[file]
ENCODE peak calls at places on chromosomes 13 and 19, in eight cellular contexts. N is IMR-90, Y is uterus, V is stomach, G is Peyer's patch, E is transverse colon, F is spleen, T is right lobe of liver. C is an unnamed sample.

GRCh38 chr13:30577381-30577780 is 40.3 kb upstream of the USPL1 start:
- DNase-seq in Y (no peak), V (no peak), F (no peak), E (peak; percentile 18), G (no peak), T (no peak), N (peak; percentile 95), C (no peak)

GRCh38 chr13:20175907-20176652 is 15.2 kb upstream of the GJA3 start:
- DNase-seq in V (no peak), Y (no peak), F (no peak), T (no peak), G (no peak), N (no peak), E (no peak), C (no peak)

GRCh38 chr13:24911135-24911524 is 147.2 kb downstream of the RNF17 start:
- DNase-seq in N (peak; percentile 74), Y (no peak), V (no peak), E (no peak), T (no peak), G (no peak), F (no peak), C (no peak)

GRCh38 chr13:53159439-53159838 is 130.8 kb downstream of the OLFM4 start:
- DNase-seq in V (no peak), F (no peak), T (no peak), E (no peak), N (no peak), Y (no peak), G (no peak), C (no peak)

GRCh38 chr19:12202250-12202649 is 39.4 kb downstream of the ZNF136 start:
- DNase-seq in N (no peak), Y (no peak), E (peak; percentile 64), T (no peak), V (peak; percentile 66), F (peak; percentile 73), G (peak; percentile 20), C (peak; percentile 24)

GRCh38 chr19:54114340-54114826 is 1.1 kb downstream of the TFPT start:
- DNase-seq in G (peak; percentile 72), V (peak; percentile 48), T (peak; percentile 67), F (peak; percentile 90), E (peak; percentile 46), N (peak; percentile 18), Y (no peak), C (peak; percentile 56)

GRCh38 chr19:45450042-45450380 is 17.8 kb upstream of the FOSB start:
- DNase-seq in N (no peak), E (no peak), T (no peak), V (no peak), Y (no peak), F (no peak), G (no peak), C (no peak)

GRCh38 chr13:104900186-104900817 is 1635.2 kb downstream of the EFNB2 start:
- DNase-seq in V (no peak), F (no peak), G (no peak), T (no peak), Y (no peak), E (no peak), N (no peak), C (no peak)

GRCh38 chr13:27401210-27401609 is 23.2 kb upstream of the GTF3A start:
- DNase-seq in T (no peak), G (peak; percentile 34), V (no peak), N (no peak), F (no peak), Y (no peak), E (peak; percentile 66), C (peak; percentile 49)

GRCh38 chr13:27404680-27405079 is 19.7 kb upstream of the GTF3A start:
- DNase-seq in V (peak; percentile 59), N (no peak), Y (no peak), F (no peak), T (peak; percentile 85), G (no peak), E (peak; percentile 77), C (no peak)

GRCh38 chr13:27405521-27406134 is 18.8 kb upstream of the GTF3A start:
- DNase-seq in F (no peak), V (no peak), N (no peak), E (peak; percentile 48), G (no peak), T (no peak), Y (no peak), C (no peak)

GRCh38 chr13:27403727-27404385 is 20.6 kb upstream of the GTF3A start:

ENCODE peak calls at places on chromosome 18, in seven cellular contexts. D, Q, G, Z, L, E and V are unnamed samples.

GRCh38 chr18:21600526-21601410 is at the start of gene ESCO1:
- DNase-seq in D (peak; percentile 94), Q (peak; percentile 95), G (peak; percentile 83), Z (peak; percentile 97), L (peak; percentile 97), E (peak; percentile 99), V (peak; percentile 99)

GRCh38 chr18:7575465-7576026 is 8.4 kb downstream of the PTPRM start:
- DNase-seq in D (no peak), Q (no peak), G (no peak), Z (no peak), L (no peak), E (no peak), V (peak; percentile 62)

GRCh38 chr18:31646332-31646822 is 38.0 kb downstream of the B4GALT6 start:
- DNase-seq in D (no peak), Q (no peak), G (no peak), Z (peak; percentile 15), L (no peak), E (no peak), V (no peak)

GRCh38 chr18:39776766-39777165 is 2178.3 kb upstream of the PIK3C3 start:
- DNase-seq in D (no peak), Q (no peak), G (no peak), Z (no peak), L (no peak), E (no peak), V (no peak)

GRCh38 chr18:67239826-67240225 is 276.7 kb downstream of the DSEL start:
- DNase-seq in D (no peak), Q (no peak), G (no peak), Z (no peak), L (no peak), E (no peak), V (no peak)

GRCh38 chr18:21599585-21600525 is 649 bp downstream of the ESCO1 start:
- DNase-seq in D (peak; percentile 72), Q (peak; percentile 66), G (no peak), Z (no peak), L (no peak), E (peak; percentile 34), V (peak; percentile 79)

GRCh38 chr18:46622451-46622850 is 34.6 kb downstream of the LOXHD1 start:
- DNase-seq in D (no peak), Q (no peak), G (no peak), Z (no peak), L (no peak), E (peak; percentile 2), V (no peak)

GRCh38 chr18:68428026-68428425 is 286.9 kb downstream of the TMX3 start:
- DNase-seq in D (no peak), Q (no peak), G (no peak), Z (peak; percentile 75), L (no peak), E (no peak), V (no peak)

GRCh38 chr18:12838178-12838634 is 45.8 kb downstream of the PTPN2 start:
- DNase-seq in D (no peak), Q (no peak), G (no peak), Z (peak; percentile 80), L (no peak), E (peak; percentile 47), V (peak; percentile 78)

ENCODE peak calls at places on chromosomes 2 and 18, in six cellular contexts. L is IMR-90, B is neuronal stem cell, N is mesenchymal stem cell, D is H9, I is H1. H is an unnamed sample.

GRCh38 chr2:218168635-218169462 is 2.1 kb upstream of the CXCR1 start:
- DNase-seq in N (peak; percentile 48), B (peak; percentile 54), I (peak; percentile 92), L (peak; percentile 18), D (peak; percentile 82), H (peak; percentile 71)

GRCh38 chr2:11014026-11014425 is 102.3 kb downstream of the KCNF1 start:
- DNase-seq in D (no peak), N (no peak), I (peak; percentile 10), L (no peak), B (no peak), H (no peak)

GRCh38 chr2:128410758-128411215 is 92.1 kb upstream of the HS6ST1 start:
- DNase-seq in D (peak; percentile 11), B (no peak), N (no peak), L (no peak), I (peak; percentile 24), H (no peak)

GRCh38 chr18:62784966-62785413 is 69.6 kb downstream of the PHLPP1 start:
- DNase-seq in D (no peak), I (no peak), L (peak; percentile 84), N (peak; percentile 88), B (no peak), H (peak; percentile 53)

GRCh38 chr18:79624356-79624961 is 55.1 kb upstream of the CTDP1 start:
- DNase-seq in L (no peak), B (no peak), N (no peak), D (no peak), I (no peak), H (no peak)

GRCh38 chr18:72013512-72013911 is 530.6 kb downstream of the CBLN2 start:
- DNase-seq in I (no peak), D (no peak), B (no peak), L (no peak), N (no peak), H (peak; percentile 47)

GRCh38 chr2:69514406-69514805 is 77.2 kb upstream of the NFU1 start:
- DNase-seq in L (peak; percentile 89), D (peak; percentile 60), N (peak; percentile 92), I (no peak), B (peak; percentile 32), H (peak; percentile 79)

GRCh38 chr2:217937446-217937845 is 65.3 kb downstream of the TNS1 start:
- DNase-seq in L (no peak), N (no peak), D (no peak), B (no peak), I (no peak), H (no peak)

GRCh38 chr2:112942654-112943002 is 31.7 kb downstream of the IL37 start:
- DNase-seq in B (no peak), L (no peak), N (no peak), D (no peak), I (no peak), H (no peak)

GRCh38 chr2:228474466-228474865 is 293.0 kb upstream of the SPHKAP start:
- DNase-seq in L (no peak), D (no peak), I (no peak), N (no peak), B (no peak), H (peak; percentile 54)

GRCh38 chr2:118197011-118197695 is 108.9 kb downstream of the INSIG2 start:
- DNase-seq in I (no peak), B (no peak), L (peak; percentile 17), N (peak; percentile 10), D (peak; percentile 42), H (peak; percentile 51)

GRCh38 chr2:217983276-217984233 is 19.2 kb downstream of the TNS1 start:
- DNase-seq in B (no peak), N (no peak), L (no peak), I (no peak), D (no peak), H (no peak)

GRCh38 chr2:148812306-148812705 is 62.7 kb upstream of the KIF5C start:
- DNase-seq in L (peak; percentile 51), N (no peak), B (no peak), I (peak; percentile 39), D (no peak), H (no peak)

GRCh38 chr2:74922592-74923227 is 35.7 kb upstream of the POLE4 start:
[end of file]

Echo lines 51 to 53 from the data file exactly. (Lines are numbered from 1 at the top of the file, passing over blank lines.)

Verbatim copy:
GRCh38 chr18:62784966-62785413 is 69.6 kb downstream of the PHLPP1 start:
- DNase-seq in D (no peak), I (no peak), L (peak; percentile 84), N (peak; percentile 88), B (no peak), H (peak; percentile 53)

GRCh38 chr18:79624356-79624961 is 55.1 kb upstream of the CTDP1 start: